Scientists used whole body CT scans and micro-CT imaging of injured bones from the skeleton of Richard III to reveal that the medieval king sustained 11 wounds, 9 of them to the skull.
The results of the University of Leicester study, published today in The Lancet, concluded that the king’s injuries were consistent with a sustained attack or an attack by several assailants with medieval weapons.
The wounds to his skull indicate that he was not wearing a helmet, while the absence of wounds on his arms and hands suggest that he was still wearing armour at the time of his death.
Two of the head wounds, one caused by a blow from a sword or staff weapon, the second by the tip of an edged weapon, were probably lethal. An injury to the pelvis may have been inflicted after death when the king’s armour was removed.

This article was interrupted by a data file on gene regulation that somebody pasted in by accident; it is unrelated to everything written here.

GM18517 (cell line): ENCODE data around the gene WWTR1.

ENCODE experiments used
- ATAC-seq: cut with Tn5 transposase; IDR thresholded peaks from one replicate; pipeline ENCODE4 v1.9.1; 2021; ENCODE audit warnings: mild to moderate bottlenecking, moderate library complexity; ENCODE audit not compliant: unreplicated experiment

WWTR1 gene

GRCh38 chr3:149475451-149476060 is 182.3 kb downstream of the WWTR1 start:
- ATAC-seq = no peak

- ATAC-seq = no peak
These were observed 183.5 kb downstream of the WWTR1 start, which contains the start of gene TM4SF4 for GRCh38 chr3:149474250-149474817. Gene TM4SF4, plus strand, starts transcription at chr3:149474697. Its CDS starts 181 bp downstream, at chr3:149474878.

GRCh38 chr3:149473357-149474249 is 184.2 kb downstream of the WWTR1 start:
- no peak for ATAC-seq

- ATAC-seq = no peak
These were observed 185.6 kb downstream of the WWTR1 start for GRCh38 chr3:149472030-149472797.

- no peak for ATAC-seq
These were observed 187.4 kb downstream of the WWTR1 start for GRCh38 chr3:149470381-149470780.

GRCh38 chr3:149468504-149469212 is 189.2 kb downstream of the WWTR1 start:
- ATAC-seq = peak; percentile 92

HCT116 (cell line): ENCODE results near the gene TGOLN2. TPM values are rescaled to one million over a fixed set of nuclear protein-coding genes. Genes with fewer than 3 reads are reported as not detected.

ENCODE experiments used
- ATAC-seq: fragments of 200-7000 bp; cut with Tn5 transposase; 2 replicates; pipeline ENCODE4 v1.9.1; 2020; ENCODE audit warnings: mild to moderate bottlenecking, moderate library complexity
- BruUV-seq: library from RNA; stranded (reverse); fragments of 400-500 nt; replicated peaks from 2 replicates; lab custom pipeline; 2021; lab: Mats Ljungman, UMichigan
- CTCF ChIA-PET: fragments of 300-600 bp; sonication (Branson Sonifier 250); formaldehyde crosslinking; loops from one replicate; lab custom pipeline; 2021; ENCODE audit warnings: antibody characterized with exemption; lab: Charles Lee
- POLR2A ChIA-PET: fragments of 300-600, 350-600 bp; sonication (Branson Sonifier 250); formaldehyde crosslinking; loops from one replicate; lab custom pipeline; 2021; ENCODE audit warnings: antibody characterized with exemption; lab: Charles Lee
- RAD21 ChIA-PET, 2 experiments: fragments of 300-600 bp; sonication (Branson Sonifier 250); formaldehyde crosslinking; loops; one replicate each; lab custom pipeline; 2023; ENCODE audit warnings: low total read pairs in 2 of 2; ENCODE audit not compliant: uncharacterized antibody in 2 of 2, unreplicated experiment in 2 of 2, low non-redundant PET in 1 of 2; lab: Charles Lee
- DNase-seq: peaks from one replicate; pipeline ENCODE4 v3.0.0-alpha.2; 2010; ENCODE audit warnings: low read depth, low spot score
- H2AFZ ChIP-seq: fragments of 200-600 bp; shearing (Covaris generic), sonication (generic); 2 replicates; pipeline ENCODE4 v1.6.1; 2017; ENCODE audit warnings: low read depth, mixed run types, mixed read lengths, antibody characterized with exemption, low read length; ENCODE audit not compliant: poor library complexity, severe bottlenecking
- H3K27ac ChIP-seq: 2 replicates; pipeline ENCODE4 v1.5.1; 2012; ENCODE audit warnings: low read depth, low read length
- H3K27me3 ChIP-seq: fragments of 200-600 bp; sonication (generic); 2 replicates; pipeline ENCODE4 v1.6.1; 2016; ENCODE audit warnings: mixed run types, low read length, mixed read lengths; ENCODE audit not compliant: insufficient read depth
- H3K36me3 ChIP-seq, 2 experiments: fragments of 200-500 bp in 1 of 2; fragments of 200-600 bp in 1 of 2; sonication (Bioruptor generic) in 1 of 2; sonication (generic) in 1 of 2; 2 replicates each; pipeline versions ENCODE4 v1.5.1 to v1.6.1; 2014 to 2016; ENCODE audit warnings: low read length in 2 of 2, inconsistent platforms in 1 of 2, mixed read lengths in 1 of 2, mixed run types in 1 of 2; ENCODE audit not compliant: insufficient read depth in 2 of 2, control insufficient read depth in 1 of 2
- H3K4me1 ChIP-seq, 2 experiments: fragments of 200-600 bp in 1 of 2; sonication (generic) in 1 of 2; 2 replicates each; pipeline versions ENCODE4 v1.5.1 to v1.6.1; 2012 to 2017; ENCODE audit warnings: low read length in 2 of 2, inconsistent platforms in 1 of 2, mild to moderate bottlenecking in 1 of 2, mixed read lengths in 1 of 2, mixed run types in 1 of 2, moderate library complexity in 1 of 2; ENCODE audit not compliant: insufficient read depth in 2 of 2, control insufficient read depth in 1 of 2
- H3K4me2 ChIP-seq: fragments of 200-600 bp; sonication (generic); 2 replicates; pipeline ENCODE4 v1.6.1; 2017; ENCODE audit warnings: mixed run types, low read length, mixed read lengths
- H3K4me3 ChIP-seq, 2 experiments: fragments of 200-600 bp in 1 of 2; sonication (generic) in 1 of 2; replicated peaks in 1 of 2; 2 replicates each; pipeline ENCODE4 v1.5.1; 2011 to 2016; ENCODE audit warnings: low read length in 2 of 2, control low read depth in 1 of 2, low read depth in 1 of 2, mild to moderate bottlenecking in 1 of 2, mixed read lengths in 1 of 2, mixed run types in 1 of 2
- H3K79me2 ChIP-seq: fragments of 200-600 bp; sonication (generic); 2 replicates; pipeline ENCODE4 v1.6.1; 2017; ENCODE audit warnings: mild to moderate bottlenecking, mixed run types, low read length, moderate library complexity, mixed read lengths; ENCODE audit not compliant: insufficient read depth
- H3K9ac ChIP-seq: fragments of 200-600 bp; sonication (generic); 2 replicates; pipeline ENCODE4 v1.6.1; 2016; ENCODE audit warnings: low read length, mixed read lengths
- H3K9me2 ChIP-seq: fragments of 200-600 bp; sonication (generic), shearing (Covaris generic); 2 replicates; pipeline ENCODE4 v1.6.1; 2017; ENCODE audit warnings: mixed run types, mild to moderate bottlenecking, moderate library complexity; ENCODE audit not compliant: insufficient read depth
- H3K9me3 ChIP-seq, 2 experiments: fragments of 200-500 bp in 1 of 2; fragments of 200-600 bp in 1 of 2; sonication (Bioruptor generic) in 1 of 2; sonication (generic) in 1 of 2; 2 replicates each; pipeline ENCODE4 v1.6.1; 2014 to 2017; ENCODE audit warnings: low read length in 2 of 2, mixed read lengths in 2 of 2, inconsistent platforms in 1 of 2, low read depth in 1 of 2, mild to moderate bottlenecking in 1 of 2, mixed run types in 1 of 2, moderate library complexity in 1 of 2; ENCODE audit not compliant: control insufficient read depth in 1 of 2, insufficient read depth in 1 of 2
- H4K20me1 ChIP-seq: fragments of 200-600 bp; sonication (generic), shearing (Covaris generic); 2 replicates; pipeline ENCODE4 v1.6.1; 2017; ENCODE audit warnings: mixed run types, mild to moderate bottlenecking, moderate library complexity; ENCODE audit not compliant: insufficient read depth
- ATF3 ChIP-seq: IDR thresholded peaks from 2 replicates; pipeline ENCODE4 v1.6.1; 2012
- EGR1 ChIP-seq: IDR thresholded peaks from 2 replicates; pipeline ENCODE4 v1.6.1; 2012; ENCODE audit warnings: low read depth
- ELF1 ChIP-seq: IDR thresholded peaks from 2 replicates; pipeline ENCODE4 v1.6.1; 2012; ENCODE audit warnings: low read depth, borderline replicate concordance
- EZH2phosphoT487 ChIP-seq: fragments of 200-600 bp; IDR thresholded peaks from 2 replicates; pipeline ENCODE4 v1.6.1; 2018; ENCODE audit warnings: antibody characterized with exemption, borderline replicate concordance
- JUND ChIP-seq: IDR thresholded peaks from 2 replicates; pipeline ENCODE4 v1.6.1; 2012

The findings tally with various historical accounts of the king’s death in battle on 22 August 1485. Richard had come within a sword’s length of killing his enemy Henry Tudor but was held off by Henry’s bodyguards. When Richard was unseated after his horse became stuck in the marshy ground, he was surrounded by Sir William Stanley’s men and killed.
Polydore Vergil, Henry Tudor’s official historian, recorded that “King Richard, alone, was killed fighting manfully in the thickest press of his enemies.” The Burgundian chronicler Jean Molinet said that a Welshman with a halberd struck a blow which was so violent that the king’s helmet was driven into his skull. The contemporary Welsh poet Guto’r Glyn implies the leading Welsh Lancastrian Rhys ap Thomas, or one of his men, killed the king, writing that he “killed the boar by shaving his head”.
Source: the Lancet